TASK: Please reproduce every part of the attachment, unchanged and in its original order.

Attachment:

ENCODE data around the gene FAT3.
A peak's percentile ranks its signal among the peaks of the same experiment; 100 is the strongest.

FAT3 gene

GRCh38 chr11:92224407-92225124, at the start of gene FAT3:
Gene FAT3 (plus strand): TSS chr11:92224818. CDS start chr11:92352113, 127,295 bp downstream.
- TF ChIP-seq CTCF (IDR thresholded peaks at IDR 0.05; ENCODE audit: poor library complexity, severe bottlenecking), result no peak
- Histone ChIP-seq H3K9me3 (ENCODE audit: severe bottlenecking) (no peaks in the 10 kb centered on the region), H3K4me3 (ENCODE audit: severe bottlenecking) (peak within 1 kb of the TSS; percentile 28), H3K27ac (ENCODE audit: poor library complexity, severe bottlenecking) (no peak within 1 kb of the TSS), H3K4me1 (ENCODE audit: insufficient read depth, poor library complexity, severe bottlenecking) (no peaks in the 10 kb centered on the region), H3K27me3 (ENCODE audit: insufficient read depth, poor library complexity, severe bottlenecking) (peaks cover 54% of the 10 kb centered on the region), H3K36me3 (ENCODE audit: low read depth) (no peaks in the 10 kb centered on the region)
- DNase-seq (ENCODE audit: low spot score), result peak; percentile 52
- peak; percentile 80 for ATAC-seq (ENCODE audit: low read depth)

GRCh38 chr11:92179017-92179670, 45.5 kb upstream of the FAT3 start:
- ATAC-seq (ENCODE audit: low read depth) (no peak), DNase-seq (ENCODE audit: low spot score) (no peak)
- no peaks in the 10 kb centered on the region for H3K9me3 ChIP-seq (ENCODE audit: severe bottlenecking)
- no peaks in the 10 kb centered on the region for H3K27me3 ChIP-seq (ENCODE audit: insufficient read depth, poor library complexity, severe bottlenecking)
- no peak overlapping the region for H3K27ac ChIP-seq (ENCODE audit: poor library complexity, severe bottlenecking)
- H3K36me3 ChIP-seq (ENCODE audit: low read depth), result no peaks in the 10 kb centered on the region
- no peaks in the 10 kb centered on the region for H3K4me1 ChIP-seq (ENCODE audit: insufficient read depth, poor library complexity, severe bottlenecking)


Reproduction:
ENCODE data around the gene FAT3.
A peak's percentile ranks its signal among the peaks of the same experiment; 100 is the strongest.

FAT3 gene

GRCh38 chr11:92224407-92225124, at the start of gene FAT3:
Gene FAT3 (plus strand): TSS chr11:92224818. CDS start chr11:92352113, 127,295 bp downstream.
- TF ChIP-seq CTCF (IDR thresholded peaks at IDR 0.05; ENCODE audit: poor library complexity, severe bottlenecking), result no peak
- Histone ChIP-seq H3K9me3 (ENCODE audit: severe bottlenecking) (no peaks in the 10 kb centered on the region), H3K4me3 (ENCODE audit: severe bottlenecking) (peak within 1 kb of the TSS; percentile 28), H3K27ac (ENCODE audit: poor library complexity, severe bottlenecking) (no peak within 1 kb of the TSS), H3K4me1 (ENCODE audit: insufficient read depth, poor library complexity, severe bottlenecking) (no peaks in the 10 kb centered on the region), H3K27me3 (ENCODE audit: insufficient read depth, poor library complexity, severe bottlenecking) (peaks cover 54% of the 10 kb centered on the region), H3K36me3 (ENCODE audit: low read depth) (no peaks in the 10 kb centered on the region)
- DNase-seq (ENCODE audit: low spot score), result peak; percentile 52
- peak; percentile 80 for ATAC-seq (ENCODE audit: low read depth)

GRCh38 chr11:92179017-92179670, 45.5 kb upstream of the FAT3 start:
- ATAC-seq (ENCODE audit: low read depth) (no peak), DNase-seq (ENCODE audit: low spot score) (no peak)
- no peaks in the 10 kb centered on the region for H3K9me3 ChIP-seq (ENCODE audit: severe bottlenecking)
- no peaks in the 10 kb centered on the region for H3K27me3 ChIP-seq (ENCODE audit: insufficient read depth, poor library complexity, severe bottlenecking)
- no peak overlapping the region for H3K27ac ChIP-seq (ENCODE audit: poor library complexity, severe bottlenecking)
- H3K36me3 ChIP-seq (ENCODE audit: low read depth), result no peaks in the 10 kb centered on the region
- no peaks in the 10 kb centered on the region for H3K4me1 ChIP-seq (ENCODE audit: insufficient read depth, poor library complexity, severe bottlenecking)